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A lot of excellent information was presented. Great resource material to follow up on. - Associate Vice-President, Financial Services
University of Saskatchewan
 
 
 

Canadian Open Banking Forum

Explore the Opportunities, Reap the Rewards, Avoid the Risks

April 21 - 22, 2020 · Toronto, Ontario
 
   
 
Day One Program Agenda: Tuesday, April 21, 2020
 
8:00 - 9:00        Registration and Continental Breakfast
 
9:00 - 9:15
Welcome and Opening Remarks from the Chair
 
9:15 - 10:00
The Open Banking Opportunity Index – Where is Canada? Now and Into the Future?
Abhishek Sinha, Ernst & Young – Canada Partner, FSO Advisory
  • What do we know about today’s financial services consumers?
  • Are consumers clamouring for new services?
  • How customer-centric is Canadian banking?
  • The millennial outlook and expectations for future demand
  • How can we encourage digital adoption?
  • The value proposition in Canada compared to other countries
  • Need for innovation in law, policy, and technology
 
10:00 - 10:45
Going Beyond PIPEDA in Support of Open Banking: New Legal Framework for Privacy and Cyber Security
Imran Ahmad, Partner, Blake, Cassels & Graydon LLP

Although Canada has some digital law and policy frameworks in place, they are dated, underdeveloped and insufficient for leading the charge on technological challenges — open banking included. This session will deal with the changes in the law required for open banking.

  • Data portability under Europe’s General Data Protection Regulation (GDPR)
  • What significant amendments must be made to the Personal Information Protection and Electronic Documents Act (PIPEDA)
  • The Digital Charter
 
10:45 - 11:00        Networking Break
 
11:00 - 12:00
Customer Authentication, Consent and Control of Personal Information
Greg Wolfond, CEO, SecureKey Technologies Inc.
  • Identity management using Verified.Me to keep the customer in control
  • Restriction on sharing
  • Consent for a specific purpose
  • Encrypted information made available in real-time
  • Strong security protocols to protect personal information from being identified, accessed or misused
  • ISO and global standards to match rules in other jurisdictions
 
12:00 - 1:00        Luncheon Break
 
1:00 - 1:45
Standards for Third Party Accreditation
  • Open Banking Implementation Entity
  • Accreditation for third parties qualified to access and handle customer data
  • What standards should be required of third parties?
  • Developing consistent standards
  • What will the impact be on inclusivity?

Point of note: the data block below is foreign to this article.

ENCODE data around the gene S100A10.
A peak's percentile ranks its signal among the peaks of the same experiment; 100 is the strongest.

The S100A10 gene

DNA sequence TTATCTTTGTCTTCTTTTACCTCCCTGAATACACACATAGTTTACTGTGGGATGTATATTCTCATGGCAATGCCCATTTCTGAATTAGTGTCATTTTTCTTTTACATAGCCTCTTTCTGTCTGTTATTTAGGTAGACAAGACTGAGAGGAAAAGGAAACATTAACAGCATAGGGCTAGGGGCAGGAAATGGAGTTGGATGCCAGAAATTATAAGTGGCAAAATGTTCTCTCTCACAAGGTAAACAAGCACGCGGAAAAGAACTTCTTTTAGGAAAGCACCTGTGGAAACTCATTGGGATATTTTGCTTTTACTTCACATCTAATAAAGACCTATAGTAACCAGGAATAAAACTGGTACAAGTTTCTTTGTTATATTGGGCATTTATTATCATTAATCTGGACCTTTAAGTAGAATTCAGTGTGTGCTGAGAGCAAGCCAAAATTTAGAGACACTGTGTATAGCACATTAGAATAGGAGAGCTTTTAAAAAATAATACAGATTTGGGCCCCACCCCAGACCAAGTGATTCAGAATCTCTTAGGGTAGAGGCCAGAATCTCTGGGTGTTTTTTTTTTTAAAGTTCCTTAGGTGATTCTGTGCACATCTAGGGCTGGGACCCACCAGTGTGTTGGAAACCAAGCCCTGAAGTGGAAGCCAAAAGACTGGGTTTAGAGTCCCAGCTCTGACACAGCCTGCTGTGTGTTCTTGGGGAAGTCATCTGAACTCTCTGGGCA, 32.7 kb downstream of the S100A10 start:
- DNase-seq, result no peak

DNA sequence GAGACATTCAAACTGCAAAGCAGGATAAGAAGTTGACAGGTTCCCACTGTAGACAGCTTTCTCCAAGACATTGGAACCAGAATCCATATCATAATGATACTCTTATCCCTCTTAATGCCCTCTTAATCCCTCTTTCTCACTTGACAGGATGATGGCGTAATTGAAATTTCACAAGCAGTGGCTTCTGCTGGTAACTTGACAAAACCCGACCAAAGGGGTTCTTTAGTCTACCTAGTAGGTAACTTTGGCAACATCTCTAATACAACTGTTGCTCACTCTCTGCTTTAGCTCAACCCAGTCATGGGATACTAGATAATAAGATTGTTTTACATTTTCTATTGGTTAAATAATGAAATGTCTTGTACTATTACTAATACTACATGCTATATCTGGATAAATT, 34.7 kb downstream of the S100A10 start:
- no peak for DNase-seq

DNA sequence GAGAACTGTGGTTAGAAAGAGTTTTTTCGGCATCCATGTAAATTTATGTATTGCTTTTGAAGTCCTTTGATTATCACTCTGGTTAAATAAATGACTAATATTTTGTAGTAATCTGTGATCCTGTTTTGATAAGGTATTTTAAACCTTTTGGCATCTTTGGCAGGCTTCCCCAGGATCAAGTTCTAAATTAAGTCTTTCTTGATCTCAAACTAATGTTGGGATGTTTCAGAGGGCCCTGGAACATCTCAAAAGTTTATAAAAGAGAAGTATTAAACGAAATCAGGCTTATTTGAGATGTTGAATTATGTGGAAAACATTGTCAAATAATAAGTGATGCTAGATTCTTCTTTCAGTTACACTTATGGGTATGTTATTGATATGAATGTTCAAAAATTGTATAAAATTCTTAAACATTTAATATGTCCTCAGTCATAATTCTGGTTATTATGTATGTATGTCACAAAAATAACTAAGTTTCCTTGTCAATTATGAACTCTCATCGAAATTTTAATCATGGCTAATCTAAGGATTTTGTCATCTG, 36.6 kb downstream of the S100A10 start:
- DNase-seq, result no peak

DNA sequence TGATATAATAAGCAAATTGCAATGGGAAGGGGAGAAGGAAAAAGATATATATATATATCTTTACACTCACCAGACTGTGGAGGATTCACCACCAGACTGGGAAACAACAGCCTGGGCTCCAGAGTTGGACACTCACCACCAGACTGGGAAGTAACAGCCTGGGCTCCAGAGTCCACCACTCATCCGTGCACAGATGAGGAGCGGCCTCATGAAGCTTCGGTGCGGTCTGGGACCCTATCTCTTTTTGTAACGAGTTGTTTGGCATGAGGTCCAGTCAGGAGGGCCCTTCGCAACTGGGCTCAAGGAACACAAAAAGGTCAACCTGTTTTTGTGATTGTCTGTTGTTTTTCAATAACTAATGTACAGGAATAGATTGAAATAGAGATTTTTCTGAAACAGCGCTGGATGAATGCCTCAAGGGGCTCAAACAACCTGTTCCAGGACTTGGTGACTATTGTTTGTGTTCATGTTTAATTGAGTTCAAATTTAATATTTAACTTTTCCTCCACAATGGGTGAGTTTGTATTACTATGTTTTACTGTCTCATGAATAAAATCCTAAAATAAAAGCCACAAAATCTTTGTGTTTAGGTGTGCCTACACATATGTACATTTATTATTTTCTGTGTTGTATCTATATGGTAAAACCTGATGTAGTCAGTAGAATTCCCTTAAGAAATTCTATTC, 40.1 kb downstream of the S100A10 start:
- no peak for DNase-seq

1:45 - 2:00        Networking Break
 
2:00 - 3:00
Open Banking: What Will the Impact of Banks Becoming Platforms Be on Competition in the Financial Sector?
Moderator/Speaker: Alexander Vronces, Policy Analyst, Payments Canada
Shaun Byck, Economist, Payments Canada
Marie-Helene Briere, Competition Law Officer, Competition Bureau of Canada
  • Where does open banking fit in the broader context of data, privacy and competition in the digital economy?
  • Will large banks that become banking platforms create more competition and level the playing field?
  • Or, will banks ultimately give regulators and antitrust practitioners reason to worry about lack of competition?
  • Will open banking render the banking sector more or less competitive that it is today?
  • Are consumers realizing the full benefits of a competitive environment and new technology?
  • Will data portability and interoperability allow comparison shopping, account switching, access to new or improved applications?
  • Impact of open banking on security and stability
  • Views and expectations of regulators – Do they have the tools they need to ensure competition and manage security risks inherent to open banking
 
3:00 - 4:00
Learning from Other Jurisdictions – The U.K Model
  • U.K. Regulations applying APIs across the 9 biggest financial institutions
  • Privacy and information security
  • Prescriptive versus principle-based approaches
  • Impact to date
  • Data portability as a new right under Europe’s General Data Protection Regulation (GDPR)
  • Data security measures
  • What can Canada learn from the U.K’s experience?
 
4:00        End of Day One
     

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